Last Updated : 07 May 2020 @ 2.36 pm
This is about Our Past … because without it, we would not be here. So please read on; because this is about collectors, just like you, who loved cards, and wanted to make sure such things were remembered and recorded for the future, and in simply doing that made the paths for us to follow. So with respect of their efforts, and appreciation thereof, we are proud to pass on their stories, so that you, in turn, can pass them to generations of Cartophilists yet to come.
So, the first thing you may be asking is what is a Cartophilist? Cartophily is a 20th Century word, made by combining the French word “Carte” (meaning cards) and the Greek word “Philos” (meaning enjoyment or appreciation). Therefore people who enjoy collecting cards are technically called Cartophilists. This term seems to have fallen from popular use, but for many years the Society magazine was called “Cartophilic Notes and News”. There is an amusing variant though, as in a Pathe News Documentary filmed in 1937, which you will encounter later, reference is made to ‘Cartophilistines’.
It is impossible here to pay tribute to every single one of those who have devoted their minds and their time to researching and to archiving cards, and have advanced the hobby to its current stage. And, remember, for most of that time there were no such things as computers or internet to help them!
When Colonel Charles Lane Bagnall D.S.O. M.C. T.D. F.P.R.S.I. laid the foundation stone of Cartophily in the 1920’s, he did so on unturned soil. Though the earliest cigarette card ever recorded had been issued in the 1870s, no records or information about that, or any subsequent cards, had been ever laid down in a form to help collectors. Indeed, even requests for information asked to the cigarette issuers was met with surprise, for cards were ephemeral, purely intended to sell more product by encouraging the basic human instinct to form collections, and then once that set had paled, to be discarded, destroyed, and replaced with something new. They were not things to remember, or record for posterity, although they had been issued right across the globe, with tobacco products, foodstuffs, and as advertising for all manner of shops and suppliers. As for their origins, nothing could be less glamorous. When you sold a commodity in a paper packet, it ran the risk of getting damaged, but not if you added a piece of cardboard between the product and the paper. Then someone had an idea – if they printed a picture on one side of the cardboard and their trademark on the other, it would be extra advertising. This developed into producing different picture cards every so often, then to numbering each card, and finally to adding the words “A SERIES OF…” plus a number, so you knew there were other cards, still out there, yet to find.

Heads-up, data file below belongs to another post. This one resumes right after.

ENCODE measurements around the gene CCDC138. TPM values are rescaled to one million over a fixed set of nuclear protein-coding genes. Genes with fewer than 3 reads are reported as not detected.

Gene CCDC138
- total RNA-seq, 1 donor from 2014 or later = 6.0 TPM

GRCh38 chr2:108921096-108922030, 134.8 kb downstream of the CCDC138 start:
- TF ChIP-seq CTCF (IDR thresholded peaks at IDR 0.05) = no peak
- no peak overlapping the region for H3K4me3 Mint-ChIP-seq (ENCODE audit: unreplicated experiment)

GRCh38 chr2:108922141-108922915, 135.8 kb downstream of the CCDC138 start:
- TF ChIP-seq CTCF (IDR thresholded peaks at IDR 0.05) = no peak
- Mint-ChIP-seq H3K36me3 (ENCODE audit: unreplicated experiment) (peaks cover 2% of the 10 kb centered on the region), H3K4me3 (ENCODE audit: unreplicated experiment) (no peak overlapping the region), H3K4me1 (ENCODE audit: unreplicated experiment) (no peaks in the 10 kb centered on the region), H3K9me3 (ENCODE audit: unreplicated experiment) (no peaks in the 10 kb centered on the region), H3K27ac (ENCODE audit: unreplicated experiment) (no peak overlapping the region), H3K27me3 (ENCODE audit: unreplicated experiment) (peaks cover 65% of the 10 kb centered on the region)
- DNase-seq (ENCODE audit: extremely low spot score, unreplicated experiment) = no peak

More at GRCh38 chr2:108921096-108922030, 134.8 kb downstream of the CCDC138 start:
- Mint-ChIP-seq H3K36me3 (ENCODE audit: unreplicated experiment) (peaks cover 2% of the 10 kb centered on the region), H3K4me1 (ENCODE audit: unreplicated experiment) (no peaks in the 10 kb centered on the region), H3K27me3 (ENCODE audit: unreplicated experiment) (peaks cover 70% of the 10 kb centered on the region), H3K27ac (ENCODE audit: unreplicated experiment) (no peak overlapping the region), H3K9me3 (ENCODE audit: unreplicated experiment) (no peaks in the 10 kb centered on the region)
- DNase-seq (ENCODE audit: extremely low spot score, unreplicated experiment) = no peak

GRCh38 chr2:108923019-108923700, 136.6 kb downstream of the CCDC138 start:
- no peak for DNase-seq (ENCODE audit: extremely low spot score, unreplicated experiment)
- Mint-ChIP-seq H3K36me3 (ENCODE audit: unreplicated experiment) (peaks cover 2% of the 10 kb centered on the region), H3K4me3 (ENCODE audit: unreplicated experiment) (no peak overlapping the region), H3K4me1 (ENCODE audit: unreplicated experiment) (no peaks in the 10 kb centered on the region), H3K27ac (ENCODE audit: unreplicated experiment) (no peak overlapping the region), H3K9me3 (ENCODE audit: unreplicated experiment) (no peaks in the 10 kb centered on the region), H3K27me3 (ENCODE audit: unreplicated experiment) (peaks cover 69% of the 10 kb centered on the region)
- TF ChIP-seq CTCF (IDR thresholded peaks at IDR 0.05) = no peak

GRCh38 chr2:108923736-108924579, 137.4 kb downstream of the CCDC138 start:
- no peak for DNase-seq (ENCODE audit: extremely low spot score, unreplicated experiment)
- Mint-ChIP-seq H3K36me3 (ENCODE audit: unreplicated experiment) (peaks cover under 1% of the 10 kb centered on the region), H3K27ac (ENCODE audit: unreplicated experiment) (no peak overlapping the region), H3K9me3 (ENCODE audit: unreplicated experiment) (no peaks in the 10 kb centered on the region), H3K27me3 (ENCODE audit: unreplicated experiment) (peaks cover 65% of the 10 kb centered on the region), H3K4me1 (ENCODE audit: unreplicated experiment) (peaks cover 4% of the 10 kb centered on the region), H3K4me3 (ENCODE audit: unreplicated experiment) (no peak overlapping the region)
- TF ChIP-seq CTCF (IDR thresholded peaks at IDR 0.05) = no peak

Colonel Bagnall (shown here) had been born in 1884. In the 1911 census for South Hylton, near Sunderland, he appears, aged 26, as a Forgemaster Engineman, but he was also a Philatelist, of some note, involved with organising large stamp exhibitions and events; and his personal collections, specialising in stamps of The Ukraine and of Papua, received international Philatelic awards. A very interesting, but brief outline of his personal life and military service can be found at: https://www.durhamatwar.org.uk/story/14057/
We are not sure how he became involved with cigarette cards, but in 1927 he founded the London Cigarette Card Company, in a house in Wellesley Road, Chiswick, which, amazingly, was a company purely for dealing in cigarette cards. Their first “catalogue of prices” was issued in 1929 and, in 1933, they started a regular magazine for card collectors; this is still issued today, though the company has since relocated to Somerset.
In 1937, Colonel Bagnall featured in a Pathe News documentary, a super film, starting with all manner of cards being tipped from a box onto a table: it is actually available online, and you can see it for yourself just by clicking this link: http://www.britishpathe.com/video/cigarette-cards-issue-title-calling-all-cards. Watch it, and we are sure you too will be tilting your head to see which cards you can spot falling by!
Colonel Bagnall died in 1974, but his legacy lives on, and collectors are still benefiting from his research today.